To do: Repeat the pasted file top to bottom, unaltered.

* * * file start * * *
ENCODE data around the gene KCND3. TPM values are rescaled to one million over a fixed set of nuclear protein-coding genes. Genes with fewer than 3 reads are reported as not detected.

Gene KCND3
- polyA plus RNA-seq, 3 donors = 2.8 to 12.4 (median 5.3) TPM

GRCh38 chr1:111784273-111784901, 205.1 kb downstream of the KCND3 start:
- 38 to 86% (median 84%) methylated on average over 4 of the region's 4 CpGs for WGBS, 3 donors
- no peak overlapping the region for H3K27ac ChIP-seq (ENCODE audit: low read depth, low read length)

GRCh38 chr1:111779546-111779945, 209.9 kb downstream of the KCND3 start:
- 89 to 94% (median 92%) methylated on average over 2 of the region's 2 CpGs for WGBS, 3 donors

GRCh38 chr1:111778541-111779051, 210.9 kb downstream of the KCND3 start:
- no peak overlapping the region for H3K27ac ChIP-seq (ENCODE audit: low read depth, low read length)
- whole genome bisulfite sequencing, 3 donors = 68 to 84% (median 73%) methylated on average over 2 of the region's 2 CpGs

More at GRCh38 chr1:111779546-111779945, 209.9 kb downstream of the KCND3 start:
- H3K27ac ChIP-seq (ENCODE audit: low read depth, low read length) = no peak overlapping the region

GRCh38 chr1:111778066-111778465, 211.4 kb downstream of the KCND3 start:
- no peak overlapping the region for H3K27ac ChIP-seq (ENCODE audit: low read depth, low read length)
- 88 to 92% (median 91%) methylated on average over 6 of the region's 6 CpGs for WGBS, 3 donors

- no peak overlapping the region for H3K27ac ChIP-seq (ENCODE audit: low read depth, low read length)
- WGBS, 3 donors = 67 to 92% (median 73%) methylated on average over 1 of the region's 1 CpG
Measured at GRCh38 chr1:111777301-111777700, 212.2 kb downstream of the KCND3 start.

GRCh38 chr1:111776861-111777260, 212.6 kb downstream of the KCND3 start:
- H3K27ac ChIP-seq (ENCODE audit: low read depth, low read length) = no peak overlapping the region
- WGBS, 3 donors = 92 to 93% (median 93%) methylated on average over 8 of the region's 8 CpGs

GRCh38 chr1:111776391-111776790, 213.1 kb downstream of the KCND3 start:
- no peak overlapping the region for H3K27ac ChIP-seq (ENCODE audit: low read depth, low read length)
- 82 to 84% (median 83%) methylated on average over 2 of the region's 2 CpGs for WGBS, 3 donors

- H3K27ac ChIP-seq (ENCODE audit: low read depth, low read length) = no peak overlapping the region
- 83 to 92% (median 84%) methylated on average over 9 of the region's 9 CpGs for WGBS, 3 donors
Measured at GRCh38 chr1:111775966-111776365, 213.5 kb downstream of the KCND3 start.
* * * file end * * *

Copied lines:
ENCODE data around the gene KCND3. TPM values are rescaled to one million over a fixed set of nuclear protein-coding genes. Genes with fewer than 3 reads are reported as not detected.

Gene KCND3
- polyA plus RNA-seq, 3 donors = 2.8 to 12.4 (median 5.3) TPM

GRCh38 chr1:111784273-111784901, 205.1 kb downstream of the KCND3 start:
- 38 to 86% (median 84%) methylated on average over 4 of the region's 4 CpGs for WGBS, 3 donors
- no peak overlapping the region for H3K27ac ChIP-seq (ENCODE audit: low read depth, low read length)

GRCh38 chr1:111779546-111779945, 209.9 kb downstream of the KCND3 start:
- 89 to 94% (median 92%) methylated on average over 2 of the region's 2 CpGs for WGBS, 3 donors

GRCh38 chr1:111778541-111779051, 210.9 kb downstream of the KCND3 start:
- no peak overlapping the region for H3K27ac ChIP-seq (ENCODE audit: low read depth, low read length)
- whole genome bisulfite sequencing, 3 donors = 68 to 84% (median 73%) methylated on average over 2 of the region's 2 CpGs

More at GRCh38 chr1:111779546-111779945, 209.9 kb downstream of the KCND3 start:
- H3K27ac ChIP-seq (ENCODE audit: low read depth, low read length) = no peak overlapping the region

GRCh38 chr1:111778066-111778465, 211.4 kb downstream of the KCND3 start:
- no peak overlapping the region for H3K27ac ChIP-seq (ENCODE audit: low read depth, low read length)
- 88 to 92% (median 91%) methylated on average over 6 of the region's 6 CpGs for WGBS, 3 donors

- no peak overlapping the region for H3K27ac ChIP-seq (ENCODE audit: low read depth, low read length)
- WGBS, 3 donors = 67 to 92% (median 73%) methylated on average over 1 of the region's 1 CpG
Measured at GRCh38 chr1:111777301-111777700, 212.2 kb downstream of the KCND3 start.

GRCh38 chr1:111776861-111777260, 212.6 kb downstream of the KCND3 start:
- H3K27ac ChIP-seq (ENCODE audit: low read depth, low read length) = no peak overlapping the region
- WGBS, 3 donors = 92 to 93% (median 93%) methylated on average over 8 of the region's 8 CpGs

GRCh38 chr1:111776391-111776790, 213.1 kb downstream of the KCND3 start:
- no peak overlapping the region for H3K27ac ChIP-seq (ENCODE audit: low read depth, low read length)
- 82 to 84% (median 83%) methylated on average over 2 of the region's 2 CpGs for WGBS, 3 donors

- H3K27ac ChIP-seq (ENCODE audit: low read depth, low read length) = no peak overlapping the region
- 83 to 92% (median 84%) methylated on average over 9 of the region's 9 CpGs for WGBS, 3 donors
Measured at GRCh38 chr1:111775966-111776365, 213.5 kb downstream of the KCND3 start.